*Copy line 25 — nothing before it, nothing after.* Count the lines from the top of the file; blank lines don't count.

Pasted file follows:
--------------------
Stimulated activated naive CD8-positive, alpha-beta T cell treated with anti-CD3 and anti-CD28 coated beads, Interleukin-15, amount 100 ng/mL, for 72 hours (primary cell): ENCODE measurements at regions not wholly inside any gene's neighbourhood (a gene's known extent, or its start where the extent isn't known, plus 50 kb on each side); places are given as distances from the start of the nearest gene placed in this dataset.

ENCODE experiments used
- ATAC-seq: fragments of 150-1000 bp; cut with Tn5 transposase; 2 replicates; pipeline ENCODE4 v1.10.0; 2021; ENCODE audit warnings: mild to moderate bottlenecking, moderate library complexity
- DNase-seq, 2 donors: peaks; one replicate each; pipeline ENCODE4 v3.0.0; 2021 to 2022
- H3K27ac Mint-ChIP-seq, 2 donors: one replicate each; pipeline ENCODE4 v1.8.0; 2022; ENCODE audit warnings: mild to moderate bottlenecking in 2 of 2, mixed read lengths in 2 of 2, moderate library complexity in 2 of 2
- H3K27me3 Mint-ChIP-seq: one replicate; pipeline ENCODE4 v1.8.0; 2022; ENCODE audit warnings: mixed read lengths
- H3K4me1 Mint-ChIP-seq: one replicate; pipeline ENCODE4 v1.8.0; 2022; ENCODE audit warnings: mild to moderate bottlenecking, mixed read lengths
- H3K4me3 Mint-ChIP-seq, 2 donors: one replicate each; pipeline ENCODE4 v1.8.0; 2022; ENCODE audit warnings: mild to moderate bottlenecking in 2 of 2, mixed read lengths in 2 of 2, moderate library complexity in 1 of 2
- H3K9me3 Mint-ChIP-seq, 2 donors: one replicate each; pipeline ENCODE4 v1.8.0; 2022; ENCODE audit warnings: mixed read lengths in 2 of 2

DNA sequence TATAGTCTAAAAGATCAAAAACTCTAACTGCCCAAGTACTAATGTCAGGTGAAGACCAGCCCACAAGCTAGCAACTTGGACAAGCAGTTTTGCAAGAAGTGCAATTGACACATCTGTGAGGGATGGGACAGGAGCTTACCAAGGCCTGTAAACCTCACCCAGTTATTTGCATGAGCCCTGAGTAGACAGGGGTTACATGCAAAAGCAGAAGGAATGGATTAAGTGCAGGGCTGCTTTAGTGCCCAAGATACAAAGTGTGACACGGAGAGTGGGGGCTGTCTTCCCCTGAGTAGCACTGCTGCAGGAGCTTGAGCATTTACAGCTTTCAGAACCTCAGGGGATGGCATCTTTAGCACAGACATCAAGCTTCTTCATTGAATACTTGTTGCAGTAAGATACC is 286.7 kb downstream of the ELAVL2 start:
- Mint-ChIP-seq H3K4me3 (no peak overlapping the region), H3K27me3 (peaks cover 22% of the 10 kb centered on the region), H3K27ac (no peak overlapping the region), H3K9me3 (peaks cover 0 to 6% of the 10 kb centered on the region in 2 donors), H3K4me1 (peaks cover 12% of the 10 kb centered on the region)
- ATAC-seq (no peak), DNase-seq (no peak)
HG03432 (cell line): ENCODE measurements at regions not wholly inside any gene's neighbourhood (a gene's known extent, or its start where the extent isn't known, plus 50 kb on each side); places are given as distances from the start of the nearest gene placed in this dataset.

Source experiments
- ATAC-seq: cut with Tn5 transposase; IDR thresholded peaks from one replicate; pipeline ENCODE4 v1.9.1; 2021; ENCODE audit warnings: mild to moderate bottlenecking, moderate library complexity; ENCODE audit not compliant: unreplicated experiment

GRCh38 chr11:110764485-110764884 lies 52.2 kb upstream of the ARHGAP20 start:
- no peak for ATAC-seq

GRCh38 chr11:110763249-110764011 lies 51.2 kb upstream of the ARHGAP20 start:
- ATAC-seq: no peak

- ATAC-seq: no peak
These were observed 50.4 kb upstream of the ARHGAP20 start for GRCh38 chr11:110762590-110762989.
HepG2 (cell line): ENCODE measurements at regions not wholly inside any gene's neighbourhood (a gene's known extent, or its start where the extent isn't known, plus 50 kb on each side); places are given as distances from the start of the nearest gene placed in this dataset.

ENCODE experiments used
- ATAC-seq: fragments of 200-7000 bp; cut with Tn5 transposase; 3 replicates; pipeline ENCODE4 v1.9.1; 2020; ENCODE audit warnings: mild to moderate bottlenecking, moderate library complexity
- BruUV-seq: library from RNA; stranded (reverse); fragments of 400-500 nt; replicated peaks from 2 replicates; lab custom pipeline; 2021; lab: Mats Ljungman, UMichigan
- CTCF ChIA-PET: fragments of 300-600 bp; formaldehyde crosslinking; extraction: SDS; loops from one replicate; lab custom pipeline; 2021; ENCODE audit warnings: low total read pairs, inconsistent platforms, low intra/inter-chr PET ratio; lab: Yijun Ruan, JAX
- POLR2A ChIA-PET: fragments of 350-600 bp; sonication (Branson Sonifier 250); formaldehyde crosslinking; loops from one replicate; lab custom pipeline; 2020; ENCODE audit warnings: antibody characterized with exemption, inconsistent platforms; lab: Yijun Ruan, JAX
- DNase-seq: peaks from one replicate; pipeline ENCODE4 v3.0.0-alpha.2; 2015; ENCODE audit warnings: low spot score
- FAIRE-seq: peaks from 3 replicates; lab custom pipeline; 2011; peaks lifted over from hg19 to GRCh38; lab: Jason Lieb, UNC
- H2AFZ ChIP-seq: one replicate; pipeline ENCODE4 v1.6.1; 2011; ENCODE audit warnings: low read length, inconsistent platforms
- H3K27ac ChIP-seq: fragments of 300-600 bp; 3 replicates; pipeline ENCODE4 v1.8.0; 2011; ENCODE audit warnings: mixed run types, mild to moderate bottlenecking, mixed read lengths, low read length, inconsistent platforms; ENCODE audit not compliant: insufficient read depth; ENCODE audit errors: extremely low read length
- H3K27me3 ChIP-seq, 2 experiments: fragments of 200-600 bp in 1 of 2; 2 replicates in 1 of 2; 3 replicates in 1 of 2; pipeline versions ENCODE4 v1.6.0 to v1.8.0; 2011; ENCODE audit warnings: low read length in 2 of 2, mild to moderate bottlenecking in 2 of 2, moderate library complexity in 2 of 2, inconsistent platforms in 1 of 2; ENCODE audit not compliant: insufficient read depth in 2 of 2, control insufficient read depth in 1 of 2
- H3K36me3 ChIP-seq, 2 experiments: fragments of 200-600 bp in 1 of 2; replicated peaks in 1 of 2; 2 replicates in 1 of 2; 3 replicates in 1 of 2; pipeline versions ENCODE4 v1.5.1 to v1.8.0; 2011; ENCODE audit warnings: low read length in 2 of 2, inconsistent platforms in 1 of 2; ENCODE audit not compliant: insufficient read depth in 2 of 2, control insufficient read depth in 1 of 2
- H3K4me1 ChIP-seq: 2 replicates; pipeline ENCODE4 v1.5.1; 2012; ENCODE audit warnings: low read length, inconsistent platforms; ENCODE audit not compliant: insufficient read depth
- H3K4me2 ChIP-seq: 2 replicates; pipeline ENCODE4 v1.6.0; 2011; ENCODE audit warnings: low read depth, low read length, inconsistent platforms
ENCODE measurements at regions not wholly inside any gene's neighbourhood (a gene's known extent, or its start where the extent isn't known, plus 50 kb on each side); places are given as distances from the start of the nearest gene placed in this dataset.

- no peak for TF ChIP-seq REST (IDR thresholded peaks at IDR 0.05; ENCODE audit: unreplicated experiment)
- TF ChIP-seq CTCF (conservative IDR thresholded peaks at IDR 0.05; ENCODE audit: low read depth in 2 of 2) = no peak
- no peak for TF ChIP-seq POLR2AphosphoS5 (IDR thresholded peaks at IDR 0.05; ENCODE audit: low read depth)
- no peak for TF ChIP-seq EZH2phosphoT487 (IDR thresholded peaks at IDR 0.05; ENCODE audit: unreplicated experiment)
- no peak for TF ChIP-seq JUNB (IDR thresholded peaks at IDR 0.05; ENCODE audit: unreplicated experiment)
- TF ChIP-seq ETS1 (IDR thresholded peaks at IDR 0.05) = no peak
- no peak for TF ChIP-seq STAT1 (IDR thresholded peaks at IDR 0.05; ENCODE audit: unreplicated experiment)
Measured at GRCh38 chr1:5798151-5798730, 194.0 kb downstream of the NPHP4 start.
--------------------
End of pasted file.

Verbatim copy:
- BruUV-seq: library from RNA; stranded (reverse); fragments of 400-500 nt; replicated peaks from 2 replicates; lab custom pipeline; 2021; lab: Mats Ljungman, UMichigan